Gardeners in colder regions certainly miss their flower gardens in the winter months, but if you plan ahead, you can grow flowers and plants to preserve and bring indoors for the snowy season. Drying flowers is simple, and arrangements can last for years. A few weeks back, I asked our Birds & Blooms Community members about their favorite flowers for drying. They were eager to share their personal choices, along with some beautiful photos showing the results of their work. Here are their recommendations.
Blooms: Grow these plants to save the flowers for drying.
- Globe Amaranth (Gomphrena)
- Strawflower (Helichrysum)
- Sunflowers (Helianthus)
- Sedum – Try ‘Autumn Joy’ or ‘Rosy Glow’
- Paper Flower / Imortelle (Xeranthemum)
- Statice (Limonium)
- Obedient Plant (Physostegia virginiana)
- Bells of Ireland (Moluccella laevis)
Seeds and Foliage: These plants provide interesting seedpods and other foliage for your dried arrangements.
- Love-in-a-Mist (Nigella)
- Common Milkweed (Asclepias syriaca)
- Balloon Flower (Platycodon grandiflorus)
- Coneflower (Echinacea)
Tips for Drying Flowers: Community member takyslaky provided her instructions for drying flowers and plants, noting, “Drying flowers and plants is not hard at all.” Here’s her method.
- Hang flowers upside down individually on a clothesline in the basement storeroom or a very warm garage in fall. For herbs you can bunch them together and do the same thing.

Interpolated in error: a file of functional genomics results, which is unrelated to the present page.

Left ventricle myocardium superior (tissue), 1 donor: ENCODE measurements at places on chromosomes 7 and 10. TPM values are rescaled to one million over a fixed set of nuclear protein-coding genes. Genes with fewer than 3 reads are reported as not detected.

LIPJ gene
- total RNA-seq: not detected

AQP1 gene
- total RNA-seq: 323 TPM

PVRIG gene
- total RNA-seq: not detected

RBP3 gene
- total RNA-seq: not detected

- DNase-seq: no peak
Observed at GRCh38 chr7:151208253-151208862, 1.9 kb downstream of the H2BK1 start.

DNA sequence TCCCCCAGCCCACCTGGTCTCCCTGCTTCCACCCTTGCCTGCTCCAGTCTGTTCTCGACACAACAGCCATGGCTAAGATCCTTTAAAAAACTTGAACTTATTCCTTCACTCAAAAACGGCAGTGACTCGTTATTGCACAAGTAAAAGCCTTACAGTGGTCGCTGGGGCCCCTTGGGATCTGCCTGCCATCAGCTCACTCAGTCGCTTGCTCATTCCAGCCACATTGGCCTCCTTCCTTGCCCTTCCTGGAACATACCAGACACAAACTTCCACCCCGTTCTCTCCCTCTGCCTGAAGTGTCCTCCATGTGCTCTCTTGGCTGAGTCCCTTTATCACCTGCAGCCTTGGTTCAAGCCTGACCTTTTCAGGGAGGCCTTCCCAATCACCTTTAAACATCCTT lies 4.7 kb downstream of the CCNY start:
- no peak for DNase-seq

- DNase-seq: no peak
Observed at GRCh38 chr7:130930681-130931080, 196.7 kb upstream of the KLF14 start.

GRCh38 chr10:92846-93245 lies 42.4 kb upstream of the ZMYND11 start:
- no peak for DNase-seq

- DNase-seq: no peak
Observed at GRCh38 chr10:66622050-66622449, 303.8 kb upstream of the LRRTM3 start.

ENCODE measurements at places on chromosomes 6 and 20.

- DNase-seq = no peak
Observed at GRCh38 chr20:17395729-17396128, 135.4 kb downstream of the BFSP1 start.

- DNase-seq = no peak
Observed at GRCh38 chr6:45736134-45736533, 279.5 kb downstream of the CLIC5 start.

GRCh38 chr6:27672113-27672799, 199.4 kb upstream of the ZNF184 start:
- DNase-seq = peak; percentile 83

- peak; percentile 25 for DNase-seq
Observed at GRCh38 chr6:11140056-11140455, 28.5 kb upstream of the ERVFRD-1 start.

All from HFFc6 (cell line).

- Cover each flower with a brown lunch bag that you have cut some holes into to let air flow through, and keep dust out. Attach the bag to the plant or flower with a rubber band.
- It takes about three weeks to a month for the flowers to dry well. Once dried, give them a good coating of hairspray (she uses Aquanet) which keeps them well protected for a long time.
Do you have other flowers or plants to add to this list? Would you like to see more photos of dried flower arrangements, or ask questions about growing any of these plants? Join the Birds & Blooms Community and share your thoughts and questions!
Special thanks to Community Members Charlene (plantdoctorzn4), Leroy (hopscotch), margba, and takyslaky for their contributions to this post.